Sep 17, 2012 · 1 minute

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Newsweek has never been a stranger to controversial magazine covers. In addition to recent outcry over spreads on Michelle Bachmann and working women, the Atlantic's David Graham was quick to point out that Newsweek has been courting controversy with its cover page since long before the Internet made trolling a viable business strategy.

But the magazine has outdone itself with its latest cover story, Muslim Rage, and its attendant hashtag. After asking Twitter to weigh in on the story using #muslimrage, commentators quickly reclaimed the hashtag, making jokes about how frustrating it is when you leave your shoes at the mosque or when a restaurant forgets to put garlic sauce on your shawarma.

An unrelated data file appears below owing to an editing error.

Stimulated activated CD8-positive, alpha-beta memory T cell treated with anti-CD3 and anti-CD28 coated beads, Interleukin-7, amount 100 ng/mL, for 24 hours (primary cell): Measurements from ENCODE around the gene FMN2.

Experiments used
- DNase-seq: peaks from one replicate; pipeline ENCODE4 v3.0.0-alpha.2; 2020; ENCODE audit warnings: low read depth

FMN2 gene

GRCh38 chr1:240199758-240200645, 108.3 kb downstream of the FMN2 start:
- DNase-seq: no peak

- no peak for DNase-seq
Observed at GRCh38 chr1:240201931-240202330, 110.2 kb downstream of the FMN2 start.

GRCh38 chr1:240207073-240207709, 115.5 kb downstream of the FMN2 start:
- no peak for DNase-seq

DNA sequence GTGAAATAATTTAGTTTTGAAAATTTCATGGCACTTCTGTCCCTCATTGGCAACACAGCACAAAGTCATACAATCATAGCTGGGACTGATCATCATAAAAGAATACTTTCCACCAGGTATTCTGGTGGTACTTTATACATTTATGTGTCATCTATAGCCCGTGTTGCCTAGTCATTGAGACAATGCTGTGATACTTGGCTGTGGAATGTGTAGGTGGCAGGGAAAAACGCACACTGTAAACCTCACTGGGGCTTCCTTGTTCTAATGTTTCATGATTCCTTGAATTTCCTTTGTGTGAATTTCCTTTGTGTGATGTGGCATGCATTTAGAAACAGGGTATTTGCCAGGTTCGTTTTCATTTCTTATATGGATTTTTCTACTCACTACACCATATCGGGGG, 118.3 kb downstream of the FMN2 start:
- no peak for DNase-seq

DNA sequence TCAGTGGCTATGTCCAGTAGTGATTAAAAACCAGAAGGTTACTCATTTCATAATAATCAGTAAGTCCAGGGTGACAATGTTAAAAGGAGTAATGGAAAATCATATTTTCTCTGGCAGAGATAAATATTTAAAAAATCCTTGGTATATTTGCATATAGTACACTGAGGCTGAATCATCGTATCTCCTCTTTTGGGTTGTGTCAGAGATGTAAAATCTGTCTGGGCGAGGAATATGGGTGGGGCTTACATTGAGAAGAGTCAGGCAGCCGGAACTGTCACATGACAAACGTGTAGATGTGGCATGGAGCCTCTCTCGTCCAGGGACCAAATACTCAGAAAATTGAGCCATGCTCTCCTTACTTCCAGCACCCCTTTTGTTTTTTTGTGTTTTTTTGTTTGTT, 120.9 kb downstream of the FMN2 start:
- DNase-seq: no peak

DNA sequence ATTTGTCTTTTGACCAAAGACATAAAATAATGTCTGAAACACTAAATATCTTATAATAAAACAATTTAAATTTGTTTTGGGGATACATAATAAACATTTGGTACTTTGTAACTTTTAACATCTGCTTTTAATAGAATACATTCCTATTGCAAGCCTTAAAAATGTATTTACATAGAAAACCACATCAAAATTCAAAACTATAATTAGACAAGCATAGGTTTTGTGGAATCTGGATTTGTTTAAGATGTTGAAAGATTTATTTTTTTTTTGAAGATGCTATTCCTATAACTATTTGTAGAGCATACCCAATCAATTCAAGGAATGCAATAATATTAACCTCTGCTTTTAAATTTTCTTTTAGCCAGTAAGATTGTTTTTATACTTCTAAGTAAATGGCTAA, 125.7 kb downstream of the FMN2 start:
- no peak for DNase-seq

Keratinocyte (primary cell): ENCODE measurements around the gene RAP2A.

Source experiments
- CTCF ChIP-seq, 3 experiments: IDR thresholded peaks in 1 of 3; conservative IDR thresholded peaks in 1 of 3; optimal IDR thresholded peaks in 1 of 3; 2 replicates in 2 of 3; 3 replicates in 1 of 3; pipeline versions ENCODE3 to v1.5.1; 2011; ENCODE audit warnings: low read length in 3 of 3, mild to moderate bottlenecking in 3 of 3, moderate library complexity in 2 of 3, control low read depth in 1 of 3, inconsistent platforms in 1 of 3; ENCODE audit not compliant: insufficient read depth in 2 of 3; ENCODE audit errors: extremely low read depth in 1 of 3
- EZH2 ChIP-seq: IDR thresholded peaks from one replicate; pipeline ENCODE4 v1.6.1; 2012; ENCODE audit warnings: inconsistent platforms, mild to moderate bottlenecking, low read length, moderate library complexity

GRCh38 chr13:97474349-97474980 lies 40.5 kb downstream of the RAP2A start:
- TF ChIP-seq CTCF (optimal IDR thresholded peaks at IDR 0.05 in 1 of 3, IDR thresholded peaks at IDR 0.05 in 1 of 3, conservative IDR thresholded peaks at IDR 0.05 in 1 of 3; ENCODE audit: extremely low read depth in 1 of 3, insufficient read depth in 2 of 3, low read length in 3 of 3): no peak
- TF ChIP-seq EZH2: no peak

But as Tweeters used the hashtag to poke fun at everyone from Mitt Romney to muslin (the fabric), the joke was ultimately on Newsweek. Yes, they got an entire social network to talk about them for a day, but the ultimate costs of this play for pageviews is perhaps yet to be seen (they've already suffered the indignation of an instantly classic Gawker takedown).  And any loss of legitimacy and respect that may result from this will serve as a warning of what can happen when a horribly miscalculated hashtag is let loose in the wild.

[pd-storify url=""]View the story "50 Shades of Rage: Newsweek's #MuslimRage hashtag hijack" on Storify[/pd-storify]